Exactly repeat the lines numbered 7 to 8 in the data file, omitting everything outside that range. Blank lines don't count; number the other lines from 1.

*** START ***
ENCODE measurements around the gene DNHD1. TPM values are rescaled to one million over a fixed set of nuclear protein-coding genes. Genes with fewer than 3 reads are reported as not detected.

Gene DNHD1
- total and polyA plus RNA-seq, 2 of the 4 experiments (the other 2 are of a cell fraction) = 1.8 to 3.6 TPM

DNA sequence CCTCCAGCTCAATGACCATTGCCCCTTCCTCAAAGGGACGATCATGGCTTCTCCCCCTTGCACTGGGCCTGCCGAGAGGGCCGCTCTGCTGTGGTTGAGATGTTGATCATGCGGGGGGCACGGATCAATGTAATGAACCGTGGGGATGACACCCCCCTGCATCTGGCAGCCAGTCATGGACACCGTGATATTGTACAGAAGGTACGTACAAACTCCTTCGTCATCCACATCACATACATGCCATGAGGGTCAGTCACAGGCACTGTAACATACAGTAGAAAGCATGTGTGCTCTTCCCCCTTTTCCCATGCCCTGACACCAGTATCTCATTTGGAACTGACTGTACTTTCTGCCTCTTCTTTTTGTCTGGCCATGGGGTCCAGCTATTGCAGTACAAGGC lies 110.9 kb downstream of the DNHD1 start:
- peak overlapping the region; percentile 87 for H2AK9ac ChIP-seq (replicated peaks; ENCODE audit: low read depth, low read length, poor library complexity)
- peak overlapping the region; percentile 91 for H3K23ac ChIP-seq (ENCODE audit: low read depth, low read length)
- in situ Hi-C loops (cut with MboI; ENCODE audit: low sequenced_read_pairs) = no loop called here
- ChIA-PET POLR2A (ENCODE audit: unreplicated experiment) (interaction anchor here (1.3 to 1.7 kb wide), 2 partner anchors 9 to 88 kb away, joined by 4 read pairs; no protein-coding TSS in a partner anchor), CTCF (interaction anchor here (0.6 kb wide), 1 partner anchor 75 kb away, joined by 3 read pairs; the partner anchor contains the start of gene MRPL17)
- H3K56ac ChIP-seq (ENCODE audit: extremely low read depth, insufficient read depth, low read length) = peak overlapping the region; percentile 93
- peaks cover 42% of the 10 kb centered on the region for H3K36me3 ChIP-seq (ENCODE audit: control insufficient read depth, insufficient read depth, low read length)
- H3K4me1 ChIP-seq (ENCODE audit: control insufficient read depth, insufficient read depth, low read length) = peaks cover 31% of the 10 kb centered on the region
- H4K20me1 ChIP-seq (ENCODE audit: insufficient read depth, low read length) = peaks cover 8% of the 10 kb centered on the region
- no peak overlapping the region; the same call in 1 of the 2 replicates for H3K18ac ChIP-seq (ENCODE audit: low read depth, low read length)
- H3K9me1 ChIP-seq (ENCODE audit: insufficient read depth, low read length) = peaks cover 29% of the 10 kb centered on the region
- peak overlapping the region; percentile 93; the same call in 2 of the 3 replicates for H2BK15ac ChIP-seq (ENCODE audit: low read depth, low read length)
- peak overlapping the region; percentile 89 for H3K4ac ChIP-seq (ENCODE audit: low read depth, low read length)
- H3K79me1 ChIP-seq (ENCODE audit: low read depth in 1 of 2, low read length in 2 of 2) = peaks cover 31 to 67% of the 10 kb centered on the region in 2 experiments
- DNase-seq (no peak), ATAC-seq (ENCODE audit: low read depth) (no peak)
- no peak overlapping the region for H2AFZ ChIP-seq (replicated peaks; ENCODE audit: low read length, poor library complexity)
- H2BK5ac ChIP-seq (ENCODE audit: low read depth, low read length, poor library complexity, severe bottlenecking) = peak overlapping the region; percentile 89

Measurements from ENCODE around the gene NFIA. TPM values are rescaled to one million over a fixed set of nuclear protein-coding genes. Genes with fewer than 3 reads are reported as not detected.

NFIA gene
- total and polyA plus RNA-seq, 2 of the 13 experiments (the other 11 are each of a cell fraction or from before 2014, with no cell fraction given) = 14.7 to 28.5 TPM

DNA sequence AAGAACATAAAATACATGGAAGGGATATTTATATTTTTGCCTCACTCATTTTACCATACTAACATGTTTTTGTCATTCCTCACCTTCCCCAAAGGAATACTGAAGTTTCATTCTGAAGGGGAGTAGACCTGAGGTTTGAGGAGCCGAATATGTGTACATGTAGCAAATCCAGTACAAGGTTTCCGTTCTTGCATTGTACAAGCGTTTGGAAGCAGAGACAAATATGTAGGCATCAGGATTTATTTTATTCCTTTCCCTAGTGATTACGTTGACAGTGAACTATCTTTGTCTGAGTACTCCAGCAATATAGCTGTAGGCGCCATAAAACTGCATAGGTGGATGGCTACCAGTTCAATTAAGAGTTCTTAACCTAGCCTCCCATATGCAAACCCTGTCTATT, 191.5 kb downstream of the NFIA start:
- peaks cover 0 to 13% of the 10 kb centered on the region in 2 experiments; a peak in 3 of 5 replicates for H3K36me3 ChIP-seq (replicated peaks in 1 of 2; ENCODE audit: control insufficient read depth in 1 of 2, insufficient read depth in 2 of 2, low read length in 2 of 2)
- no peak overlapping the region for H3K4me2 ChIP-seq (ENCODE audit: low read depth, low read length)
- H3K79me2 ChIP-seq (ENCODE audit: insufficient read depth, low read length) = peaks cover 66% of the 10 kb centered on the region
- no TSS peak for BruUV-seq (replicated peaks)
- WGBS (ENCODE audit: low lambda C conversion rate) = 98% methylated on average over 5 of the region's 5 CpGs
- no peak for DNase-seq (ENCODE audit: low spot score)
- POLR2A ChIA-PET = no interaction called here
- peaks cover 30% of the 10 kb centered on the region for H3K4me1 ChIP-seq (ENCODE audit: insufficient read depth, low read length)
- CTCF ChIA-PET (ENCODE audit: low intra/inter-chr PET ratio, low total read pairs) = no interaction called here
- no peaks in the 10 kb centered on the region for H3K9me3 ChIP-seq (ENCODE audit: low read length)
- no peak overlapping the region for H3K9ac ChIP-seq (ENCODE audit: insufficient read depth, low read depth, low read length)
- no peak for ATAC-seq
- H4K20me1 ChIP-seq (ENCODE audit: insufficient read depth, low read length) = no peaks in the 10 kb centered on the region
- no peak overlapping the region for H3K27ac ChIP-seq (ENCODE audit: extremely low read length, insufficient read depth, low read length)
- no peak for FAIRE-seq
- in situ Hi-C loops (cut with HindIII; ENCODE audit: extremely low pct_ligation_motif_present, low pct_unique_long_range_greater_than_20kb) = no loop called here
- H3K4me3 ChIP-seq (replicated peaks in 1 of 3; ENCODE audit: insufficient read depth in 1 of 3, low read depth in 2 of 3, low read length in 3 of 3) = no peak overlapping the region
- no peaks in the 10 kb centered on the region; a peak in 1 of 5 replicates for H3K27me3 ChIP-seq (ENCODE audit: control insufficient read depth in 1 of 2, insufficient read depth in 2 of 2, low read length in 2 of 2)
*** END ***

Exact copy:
- in situ Hi-C loops (cut with MboI; ENCODE audit: low sequenced_read_pairs) = no loop called here
- ChIA-PET POLR2A (ENCODE audit: unreplicated experiment) (interaction anchor here (1.3 to 1.7 kb wide), 2 partner anchors 9 to 88 kb away, joined by 4 read pairs; no protein-coding TSS in a partner anchor), CTCF (interaction anchor here (0.6 kb wide), 1 partner anchor 75 kb away, joined by 3 read pairs; the partner anchor contains the start of gene MRPL17)